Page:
Periodontal treatment may be effective in improving metabolic control in diabetics but clinical significance is unclear


The destructive form of periodontal disease, periodontitis, affects approximately 50% of adults and over 60% of over 65 year olds, with severe periodontitis affecting 10–15% of populations. It is biologically plausible that chronic inflammation from periodontal disease has an impact on diabetes control and a number of epidemiological studies have highlighted associations between the two diseases.

The aim of this review was to evaluate the effect of non-surgical periodontal treatment (NSPT) on glycemic control in patients affected by diabetes and periodontal diseases.

Searches were conducted in the Medline, Embase and the Cochrane Central Register of Controlled Trials databases. This was supplemented by handsearching of the Journal of Clinical Periodontology, Journal of Periodontology, Journal of Dental Research, Journal of Dentistry, Journal of Periodontal Research, International Journal of Periodontics and Restorative Dentistry, Periodontology 2000, Odontology, Clinical Oral Investigations, Annals of Periodontology, Journal of American Dental Association, British Dental Journal, Community Dentistry and Oral Epidemiology, Diabetes, Diabetes Care, Diabetes & Metabolic Syndrome, Diabetes & Metabolism and Annals of Internal Medicine. There were no language restrictions.

Randomised controlled trials (RCTs) on diabetic patients with periodontal disease that reported glycated hemoglobin (HbA1c) and/or 
fasting plasma glucose (FPG) modification after treatment with a minimum of 3 months follow up were included. Two reviewers assessed independently assessed study quality using Cochrane risk of bias approach. Meta-analysis was carried out to evaluate the effect of non-surgical periodontal treatment on HbA1c and FPG levels. The effect of the adjunctive use of antimicrobials was also assessed

  • 15 studies were included. ( 5 were considered to be at low risk of bias and 3 at high risk of bias)
  • For HbA1c
    • At the 3–4 months follow up, the weighted mean difference was -0.38% (95% CI -0.23 to -0.53; P < 0.001) [ 7 studies contributing to meta-analysis] and
    • at 6 months it was -0.31% (95% CI 0.11 to -0.74; P = 0.15), favoring the treatment groups [ 3 studies contributing to meta-analysis]
    • Heterogeneity of the study outcomes was statistically significant for both comparisons.
  • For FPG
    • At the 3–4 months follow up, the weighted mean difference was -9.01 mg/dL (95% CI -2.24 to -15.78; P = 0.009) [5 studies contributing]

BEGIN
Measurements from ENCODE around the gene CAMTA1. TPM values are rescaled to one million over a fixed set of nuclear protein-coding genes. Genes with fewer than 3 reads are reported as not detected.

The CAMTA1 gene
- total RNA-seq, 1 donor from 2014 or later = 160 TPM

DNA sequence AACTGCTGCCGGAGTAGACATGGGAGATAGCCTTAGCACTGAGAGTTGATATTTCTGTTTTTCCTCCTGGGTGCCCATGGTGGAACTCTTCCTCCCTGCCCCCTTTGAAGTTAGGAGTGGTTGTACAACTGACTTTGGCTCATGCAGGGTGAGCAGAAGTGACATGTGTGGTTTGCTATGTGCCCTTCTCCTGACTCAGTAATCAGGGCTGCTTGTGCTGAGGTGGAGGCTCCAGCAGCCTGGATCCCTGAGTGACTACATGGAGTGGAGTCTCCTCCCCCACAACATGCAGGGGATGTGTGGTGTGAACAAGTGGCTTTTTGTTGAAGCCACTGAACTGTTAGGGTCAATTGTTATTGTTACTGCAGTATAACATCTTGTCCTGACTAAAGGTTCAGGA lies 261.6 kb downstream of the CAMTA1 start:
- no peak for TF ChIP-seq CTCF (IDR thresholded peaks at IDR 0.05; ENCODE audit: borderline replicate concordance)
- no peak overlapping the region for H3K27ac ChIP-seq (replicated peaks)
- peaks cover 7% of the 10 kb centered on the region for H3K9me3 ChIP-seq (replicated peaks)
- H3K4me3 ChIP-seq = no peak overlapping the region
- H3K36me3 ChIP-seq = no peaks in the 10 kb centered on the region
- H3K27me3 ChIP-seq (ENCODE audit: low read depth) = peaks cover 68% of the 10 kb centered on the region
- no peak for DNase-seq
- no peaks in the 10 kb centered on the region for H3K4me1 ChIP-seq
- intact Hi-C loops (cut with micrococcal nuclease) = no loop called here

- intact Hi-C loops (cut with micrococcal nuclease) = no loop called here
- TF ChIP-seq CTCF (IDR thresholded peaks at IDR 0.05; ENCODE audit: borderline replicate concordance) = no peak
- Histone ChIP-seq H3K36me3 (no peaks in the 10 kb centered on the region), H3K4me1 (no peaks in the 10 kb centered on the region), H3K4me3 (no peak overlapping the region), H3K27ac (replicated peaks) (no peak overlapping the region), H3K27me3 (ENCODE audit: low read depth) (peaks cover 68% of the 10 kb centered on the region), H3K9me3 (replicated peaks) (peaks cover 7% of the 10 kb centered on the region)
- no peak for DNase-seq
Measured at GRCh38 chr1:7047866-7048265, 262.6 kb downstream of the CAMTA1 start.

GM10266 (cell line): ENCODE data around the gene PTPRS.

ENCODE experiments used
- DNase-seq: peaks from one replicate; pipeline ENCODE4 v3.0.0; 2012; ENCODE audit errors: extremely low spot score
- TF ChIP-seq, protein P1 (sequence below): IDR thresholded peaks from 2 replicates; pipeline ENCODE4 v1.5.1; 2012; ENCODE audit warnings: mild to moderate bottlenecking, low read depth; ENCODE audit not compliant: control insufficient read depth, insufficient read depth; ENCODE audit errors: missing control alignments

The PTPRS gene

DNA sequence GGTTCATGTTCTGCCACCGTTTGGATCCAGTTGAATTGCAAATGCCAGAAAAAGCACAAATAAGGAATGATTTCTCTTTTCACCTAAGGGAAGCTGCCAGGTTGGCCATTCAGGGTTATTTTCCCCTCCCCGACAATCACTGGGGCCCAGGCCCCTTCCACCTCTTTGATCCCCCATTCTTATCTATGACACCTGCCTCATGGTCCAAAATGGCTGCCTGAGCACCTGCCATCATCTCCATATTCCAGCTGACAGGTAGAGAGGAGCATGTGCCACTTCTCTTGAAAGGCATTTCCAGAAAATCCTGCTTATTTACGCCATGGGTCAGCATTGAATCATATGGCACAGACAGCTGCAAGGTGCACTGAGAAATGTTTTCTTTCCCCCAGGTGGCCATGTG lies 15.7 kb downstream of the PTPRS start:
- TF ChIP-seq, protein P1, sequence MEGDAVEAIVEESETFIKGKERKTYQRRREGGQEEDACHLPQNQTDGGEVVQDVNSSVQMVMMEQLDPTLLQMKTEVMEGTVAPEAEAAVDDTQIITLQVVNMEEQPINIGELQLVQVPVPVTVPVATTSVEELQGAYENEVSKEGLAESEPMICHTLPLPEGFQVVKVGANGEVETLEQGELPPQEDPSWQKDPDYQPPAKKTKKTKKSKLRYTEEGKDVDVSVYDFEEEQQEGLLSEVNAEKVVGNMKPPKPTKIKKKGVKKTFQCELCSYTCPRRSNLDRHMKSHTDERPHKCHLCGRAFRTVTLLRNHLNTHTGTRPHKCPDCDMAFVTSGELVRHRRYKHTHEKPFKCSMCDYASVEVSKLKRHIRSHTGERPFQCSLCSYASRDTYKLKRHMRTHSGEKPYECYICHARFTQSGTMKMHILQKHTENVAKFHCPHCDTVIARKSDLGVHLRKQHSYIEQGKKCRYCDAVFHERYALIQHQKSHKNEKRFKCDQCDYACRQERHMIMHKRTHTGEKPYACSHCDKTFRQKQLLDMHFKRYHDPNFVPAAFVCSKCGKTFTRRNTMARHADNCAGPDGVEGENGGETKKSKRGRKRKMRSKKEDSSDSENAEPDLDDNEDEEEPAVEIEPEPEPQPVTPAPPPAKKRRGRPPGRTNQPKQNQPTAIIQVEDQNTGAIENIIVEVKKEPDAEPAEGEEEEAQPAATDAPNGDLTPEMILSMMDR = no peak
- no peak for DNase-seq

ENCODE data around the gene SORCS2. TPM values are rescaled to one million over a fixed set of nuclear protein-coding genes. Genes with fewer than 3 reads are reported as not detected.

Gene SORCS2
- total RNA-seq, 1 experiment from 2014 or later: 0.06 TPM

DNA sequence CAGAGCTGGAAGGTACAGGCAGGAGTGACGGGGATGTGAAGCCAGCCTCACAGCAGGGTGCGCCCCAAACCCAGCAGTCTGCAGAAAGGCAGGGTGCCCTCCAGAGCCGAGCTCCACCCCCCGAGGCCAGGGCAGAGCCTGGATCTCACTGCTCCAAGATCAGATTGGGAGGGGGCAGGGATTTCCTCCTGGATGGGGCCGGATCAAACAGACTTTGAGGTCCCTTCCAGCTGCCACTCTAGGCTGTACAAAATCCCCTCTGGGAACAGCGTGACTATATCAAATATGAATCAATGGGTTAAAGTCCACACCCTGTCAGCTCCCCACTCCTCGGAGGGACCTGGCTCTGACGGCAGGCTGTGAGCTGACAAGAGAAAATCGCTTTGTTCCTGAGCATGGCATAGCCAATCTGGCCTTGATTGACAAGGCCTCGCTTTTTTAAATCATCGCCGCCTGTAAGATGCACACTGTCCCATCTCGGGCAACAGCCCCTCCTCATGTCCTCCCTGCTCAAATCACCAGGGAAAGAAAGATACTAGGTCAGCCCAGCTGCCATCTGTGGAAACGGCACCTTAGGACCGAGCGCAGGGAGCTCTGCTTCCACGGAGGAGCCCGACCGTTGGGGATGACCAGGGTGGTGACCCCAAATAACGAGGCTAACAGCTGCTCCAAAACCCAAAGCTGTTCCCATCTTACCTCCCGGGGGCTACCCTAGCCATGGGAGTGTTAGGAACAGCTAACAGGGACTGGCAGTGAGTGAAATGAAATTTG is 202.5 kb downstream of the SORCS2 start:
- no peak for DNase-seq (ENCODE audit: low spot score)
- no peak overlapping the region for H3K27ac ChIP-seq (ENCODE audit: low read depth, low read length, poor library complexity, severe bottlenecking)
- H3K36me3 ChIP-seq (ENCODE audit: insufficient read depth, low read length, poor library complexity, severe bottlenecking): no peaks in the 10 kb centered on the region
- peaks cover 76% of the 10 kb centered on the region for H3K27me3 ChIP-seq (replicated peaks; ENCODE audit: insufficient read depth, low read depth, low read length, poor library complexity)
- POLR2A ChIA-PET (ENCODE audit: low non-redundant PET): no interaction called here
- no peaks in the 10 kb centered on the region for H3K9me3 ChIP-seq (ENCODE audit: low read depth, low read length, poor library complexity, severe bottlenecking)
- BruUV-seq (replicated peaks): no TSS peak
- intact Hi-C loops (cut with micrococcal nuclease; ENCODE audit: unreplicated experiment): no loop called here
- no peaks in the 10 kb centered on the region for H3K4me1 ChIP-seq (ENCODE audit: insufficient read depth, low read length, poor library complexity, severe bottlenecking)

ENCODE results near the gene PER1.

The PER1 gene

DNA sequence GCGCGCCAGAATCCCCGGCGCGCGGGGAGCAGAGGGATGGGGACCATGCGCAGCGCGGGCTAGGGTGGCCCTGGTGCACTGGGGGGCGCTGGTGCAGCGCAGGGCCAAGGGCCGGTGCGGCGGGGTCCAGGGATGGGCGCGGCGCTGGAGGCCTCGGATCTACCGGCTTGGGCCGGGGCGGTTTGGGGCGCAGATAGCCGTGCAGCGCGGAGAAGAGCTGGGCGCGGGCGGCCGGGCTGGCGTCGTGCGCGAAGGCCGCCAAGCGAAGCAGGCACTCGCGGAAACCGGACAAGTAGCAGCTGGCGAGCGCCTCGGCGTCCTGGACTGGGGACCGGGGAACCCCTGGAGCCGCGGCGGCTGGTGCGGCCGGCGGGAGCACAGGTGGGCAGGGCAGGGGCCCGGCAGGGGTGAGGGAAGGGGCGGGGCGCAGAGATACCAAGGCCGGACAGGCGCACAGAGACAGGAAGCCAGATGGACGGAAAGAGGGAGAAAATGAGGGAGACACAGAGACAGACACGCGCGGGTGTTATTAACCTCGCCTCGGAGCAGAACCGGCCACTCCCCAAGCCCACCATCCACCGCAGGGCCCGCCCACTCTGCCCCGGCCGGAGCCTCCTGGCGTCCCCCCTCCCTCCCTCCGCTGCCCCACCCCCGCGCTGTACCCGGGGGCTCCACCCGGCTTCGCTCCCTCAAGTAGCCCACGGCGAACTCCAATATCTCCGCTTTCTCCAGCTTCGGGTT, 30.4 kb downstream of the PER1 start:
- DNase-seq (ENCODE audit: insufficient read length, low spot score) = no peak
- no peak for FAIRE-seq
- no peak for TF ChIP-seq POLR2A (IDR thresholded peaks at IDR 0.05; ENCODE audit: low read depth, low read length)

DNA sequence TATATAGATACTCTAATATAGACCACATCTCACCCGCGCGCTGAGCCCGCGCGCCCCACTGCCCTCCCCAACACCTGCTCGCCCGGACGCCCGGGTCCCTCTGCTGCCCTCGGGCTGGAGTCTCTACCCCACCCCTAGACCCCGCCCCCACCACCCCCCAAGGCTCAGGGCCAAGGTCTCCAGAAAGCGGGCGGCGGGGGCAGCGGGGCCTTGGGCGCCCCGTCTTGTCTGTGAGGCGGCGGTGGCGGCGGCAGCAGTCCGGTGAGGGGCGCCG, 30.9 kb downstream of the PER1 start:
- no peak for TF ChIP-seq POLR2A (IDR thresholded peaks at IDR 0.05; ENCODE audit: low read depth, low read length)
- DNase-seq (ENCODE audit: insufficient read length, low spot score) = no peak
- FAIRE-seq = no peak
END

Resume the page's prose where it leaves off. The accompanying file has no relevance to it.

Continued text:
• At 6 months it was -13.62 mg/dL (95% CI 0.45 to -27.69; P = 0.06) [2 studies contributing]
    • Heterogeneity not significant
  • Two studies (60 participants)evaluated the effect of adjunctive antimicrobial devices on periodontal treatment with 3-4month follow up. ,a non-significant increase of HbA1c was observed 3 months after treatment, whereas FPG decreased by 0.27 mg/dL (95% CI 39.56 to -40.11; P = 0.99).

The authors concluded

Despite the limitations of the present study, it can be concluded that periodontal treatment might be effective in improving metabolic control in terms of reduction of HbA1c and FPG concentrations in patients with diabetes. However, the significance of this improvement is questionable and should be further investigated.


The Cochrane review by Simpson et al published in 2010 included 7 studies with 3 contributing to a meta-analysis. Two trials included in the Cochrane review have not been included in this review. However, only one of the outcomes assessed in this review, HbA1c was also assessed by Simpson et al.  Six studies included in the new review have been published since the Cochrane review. The mean difference in HbA1c of -0.38% in this new review is similar to that found in the Simpson review of -0.40% (95% CI -0.78% to -0.01%) . However despite the inclusion of the additional studies in this review the clinical importance for diabetics is still unclear. Although the treatment of active periodontal disease in itself is beneficial to oral health and quality of life.


Corbella S, Francetti L, Taschieri S, De Siena F, Fabbro MD. Effect of periodontal treatment on glycemic control of patients with diabetes: A systematic review and meta-analysis. J Diabetes Investig. 2013 Sep 13;4(5):502-9. doi: 10.1111/jdi.12088. Epub 2013 Apr 18. PubMed PMID: 24843701; PubMed Central PMCID: PMC4025114.

Simpson TC, Needleman I, Wild SH, Moles DR, Mills EJ. Treatment of periodontal disease for glycaemic control in people with diabetes. Cochrane Database of Systematic Reviews 2010, Issue 5. Art. No.: CD004714. DOI: 10.1002/14651858.CD004714.pub2.

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